Shamanic spiritualism

Shamanism is possibly our oldest form of spiritualism

Claimed as the oldest spiritual practice, shamanism is still embraced by many small-scale societies around the world. A shaman takes on the role of mediator between the everyday world and the spiritual dimension. By entering into a trance, he or she “journeys” to the otherworld in an attempt to resolve some difficulty or dilemma in the human domain. Shamanic cosmologies are frequently formed from three regions: a middle world corresponding to our everyday reality on earth; an upper world relating to the sky and celestial realms; and a lower or underworld, which reaches deep down into the earth. These three regions are connected by a central axis, and are often represented by a tree.

The Shaman practices using trance, drumming and herbs, he or she can shape-shift and journey to the other worlds. Most types of magic have their roots in some kind of shamanic tradition.

Early forms of shamanism included the medicine man or witch doctor, who assumed a supervisory relation to disease and its cure. Formally, shamanism is a religion of Ural-Altaic peoples of Northern Asia and Europe, characterized by the belief that the unseen world of gods, demons, ancestral spirits is responsive only to shamans. The Indians of North and South America use religious practices similar to the Ural-Altaic shamanism.

The word shaman comes from the Tungusic (Manchuria and Siberia) saman, meaning Buddhist monk. The shaman handles disease almost entirely by psychotherapeutic means; he frightens away the demons of disease by assuming a terrifying mien.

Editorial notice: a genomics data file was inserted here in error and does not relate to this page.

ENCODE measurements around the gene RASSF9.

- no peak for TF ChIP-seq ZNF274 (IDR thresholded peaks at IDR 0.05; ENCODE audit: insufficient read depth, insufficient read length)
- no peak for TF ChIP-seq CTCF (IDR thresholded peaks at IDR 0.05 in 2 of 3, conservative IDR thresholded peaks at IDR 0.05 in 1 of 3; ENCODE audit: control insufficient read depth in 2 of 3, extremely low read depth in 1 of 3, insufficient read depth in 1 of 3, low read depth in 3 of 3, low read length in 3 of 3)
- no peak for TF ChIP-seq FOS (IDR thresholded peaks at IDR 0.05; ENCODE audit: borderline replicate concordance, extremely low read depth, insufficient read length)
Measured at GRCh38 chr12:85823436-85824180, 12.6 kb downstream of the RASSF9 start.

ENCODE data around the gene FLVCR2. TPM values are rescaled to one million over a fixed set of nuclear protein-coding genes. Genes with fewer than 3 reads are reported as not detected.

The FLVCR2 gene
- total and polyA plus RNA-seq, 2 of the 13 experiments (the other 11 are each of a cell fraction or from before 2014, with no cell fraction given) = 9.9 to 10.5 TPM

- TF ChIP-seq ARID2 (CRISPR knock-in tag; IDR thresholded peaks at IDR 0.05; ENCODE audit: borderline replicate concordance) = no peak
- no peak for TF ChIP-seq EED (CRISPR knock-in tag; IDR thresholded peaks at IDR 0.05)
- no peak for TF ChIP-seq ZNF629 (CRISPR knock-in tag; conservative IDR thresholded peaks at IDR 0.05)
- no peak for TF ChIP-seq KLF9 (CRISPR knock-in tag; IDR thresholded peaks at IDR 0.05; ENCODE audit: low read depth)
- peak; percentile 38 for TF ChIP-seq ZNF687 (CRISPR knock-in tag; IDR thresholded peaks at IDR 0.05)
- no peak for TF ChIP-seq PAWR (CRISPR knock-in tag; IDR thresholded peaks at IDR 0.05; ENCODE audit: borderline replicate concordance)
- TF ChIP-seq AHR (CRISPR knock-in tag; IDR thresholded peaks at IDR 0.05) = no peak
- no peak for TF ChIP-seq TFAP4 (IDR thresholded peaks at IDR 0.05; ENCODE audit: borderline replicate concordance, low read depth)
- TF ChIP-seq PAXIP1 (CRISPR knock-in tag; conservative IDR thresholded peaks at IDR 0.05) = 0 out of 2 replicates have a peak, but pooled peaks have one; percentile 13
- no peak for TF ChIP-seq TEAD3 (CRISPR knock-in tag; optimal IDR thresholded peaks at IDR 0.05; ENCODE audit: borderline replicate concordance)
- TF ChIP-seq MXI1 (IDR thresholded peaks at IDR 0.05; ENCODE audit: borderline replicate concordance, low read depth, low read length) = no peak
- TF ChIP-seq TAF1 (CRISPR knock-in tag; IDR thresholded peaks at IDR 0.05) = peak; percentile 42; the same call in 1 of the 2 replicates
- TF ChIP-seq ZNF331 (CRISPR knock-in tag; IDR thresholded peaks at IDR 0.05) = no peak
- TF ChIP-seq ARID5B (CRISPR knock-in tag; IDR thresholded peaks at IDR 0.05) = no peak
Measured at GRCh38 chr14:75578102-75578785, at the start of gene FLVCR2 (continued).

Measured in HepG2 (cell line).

Western Shamanism

The 1970s saw the emergence of contemporary shamanism, also called neo-shamanism or Western shamanism, as a new form of spirituality emanating from the USA. The central idea of Western shamanism is regeneration and a revitalization of earth-based “ways of knowing”. Inspired by the idea that shamanism is humanity’s most ancient and authentic form of spirituality, many modern shamanic practitioners turn to what they see as a primordial means of healing and creating connections to nature.

Practices include techniques for self-realisation and making contact with an other worldy realm of spirits. Some practitioners emphasize the importance of traditions, such as those practised by native American Indians, while others place more importance on finding new ways of engaging with the living world.

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